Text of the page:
26 kai filosofa, fhsin, ina: "And `philosophical,0' forsooth:" but perhaps it should be kai efilosofhsen ina: "this was the upshot of his philosophizing." 'H tou filosofou yuxh: "the soul of the philosopher himself (A tou didaskalou), viz. equally with the souls of other men, becomes, for instance, a fly," etc. Comp. infra: "our soul passes into flies and dogs," etc. and Hom. in Ev. Joann. t. viii. 8. D. "they say that the souls of men become flies, gnats, shrubs." -Edd. "For what is the benefit from learning that the soul of the philosopher," etc. The next sentence (ontwj muia-ouk eij muian metepipten (sc. h yuxh), all epebaine (sc. muia th en Plat. oikoush) yuxh seems to mean, `He talks of the soul becoming a fly: and truly the soul in Plato might be claimed by a fly:0' epeb. thy. as e.g. is epibainein th eparxia to step into possession of, etc. Poiaj gar tauta ou muiaj; Edd. mutaiologiaj; adding, Pofen dh toiauta lhrein epebaleto; "What could put it into his head to rave in this fashion?"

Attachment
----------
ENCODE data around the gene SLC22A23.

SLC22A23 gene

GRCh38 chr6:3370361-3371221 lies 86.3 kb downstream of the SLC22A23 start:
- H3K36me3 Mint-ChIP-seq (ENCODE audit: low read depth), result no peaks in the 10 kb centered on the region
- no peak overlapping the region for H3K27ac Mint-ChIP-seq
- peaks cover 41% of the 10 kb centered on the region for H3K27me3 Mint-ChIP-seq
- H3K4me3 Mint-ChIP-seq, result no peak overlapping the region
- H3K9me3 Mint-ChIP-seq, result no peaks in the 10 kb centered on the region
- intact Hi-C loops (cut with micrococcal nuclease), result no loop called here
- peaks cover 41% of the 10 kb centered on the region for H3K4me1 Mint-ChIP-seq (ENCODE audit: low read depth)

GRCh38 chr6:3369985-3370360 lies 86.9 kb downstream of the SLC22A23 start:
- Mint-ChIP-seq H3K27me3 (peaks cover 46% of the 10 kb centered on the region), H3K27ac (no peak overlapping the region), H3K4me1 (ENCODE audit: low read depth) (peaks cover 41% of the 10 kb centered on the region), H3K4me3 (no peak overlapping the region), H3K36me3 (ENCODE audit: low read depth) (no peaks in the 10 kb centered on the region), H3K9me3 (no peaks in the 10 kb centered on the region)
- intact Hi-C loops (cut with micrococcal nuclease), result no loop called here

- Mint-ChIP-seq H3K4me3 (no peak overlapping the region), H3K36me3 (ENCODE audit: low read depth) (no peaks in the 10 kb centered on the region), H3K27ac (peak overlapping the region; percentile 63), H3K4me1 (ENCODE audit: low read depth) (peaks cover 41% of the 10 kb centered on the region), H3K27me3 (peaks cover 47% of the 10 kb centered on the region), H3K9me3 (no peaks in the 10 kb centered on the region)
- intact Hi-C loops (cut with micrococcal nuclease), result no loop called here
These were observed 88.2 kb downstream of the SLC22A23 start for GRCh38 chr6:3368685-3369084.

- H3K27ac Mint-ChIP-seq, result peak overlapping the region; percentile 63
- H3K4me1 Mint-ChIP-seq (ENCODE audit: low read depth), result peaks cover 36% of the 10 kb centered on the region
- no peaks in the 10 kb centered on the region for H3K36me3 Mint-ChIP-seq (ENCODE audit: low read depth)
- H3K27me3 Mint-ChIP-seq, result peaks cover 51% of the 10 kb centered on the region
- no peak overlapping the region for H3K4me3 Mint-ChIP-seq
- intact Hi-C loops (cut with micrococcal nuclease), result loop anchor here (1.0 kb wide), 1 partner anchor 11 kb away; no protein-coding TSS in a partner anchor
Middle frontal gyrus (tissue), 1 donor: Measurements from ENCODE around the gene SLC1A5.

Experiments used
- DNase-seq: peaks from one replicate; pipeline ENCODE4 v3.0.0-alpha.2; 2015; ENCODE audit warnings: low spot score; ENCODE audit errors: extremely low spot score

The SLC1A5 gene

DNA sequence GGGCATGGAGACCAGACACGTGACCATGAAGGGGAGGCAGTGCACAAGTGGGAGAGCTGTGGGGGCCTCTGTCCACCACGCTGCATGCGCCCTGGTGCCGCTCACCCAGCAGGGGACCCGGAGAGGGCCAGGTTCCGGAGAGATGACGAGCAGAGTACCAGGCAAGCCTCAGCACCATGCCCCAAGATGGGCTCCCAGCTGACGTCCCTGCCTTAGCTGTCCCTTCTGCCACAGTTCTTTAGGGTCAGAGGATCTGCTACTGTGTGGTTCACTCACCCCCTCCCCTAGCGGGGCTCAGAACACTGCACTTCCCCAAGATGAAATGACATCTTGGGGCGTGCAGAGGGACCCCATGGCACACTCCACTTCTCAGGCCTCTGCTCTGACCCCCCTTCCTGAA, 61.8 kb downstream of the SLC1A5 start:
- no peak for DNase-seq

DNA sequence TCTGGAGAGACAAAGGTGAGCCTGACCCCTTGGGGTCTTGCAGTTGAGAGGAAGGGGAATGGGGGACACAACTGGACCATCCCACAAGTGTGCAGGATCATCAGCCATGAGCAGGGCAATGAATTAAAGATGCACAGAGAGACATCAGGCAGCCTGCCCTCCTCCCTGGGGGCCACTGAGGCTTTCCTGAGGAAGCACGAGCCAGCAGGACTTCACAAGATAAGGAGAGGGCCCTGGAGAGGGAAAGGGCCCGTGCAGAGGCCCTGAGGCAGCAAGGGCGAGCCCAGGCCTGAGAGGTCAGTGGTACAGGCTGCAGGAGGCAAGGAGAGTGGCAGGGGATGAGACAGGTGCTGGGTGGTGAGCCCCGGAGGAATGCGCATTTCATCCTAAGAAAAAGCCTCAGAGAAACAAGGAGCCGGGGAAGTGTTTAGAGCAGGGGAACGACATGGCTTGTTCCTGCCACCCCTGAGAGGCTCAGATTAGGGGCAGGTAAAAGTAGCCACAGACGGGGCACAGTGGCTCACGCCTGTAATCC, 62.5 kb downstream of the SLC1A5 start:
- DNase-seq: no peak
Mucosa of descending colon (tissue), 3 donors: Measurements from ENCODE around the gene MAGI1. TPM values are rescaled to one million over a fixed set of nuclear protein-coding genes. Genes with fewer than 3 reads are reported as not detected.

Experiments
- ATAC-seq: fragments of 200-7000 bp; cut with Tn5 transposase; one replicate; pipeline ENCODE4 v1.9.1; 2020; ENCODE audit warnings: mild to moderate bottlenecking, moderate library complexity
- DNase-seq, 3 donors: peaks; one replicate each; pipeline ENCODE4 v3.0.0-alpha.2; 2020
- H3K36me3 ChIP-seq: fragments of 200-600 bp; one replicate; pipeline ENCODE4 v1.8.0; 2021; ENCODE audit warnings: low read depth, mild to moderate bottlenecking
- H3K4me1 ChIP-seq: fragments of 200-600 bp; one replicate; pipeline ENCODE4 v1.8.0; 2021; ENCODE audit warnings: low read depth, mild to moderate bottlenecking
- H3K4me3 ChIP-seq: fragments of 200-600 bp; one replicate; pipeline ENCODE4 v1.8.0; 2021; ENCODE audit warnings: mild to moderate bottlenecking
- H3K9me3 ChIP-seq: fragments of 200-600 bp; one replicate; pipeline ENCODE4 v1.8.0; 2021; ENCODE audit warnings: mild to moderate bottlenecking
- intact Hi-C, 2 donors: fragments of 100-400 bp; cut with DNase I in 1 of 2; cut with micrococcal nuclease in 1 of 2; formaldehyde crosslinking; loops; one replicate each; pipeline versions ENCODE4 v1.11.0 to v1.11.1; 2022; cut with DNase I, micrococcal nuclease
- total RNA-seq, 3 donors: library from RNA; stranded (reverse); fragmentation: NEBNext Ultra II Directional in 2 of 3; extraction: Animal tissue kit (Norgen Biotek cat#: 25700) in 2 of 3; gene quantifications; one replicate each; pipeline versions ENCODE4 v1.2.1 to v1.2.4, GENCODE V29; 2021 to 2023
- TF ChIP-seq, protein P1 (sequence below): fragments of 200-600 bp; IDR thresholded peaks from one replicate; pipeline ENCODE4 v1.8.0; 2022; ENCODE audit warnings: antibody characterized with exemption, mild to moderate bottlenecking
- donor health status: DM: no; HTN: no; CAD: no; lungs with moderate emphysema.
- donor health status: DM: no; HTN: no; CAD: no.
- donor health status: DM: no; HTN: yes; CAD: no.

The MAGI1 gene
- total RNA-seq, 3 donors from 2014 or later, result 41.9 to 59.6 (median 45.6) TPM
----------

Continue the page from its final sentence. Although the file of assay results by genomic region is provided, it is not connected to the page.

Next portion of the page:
28 'Epei ekeino ge kai anhrei. Erasmus translates, Quandoquidem et illud quod Plato docuit, sustulit: whence Ben. Nam illud Platonis hic (Petrus) sustulit: i.e. for Peter's doctrine (of chastity) has made an end of that lewd dogma of Plato's. But the following sentence rather implies that the meaning is as above given.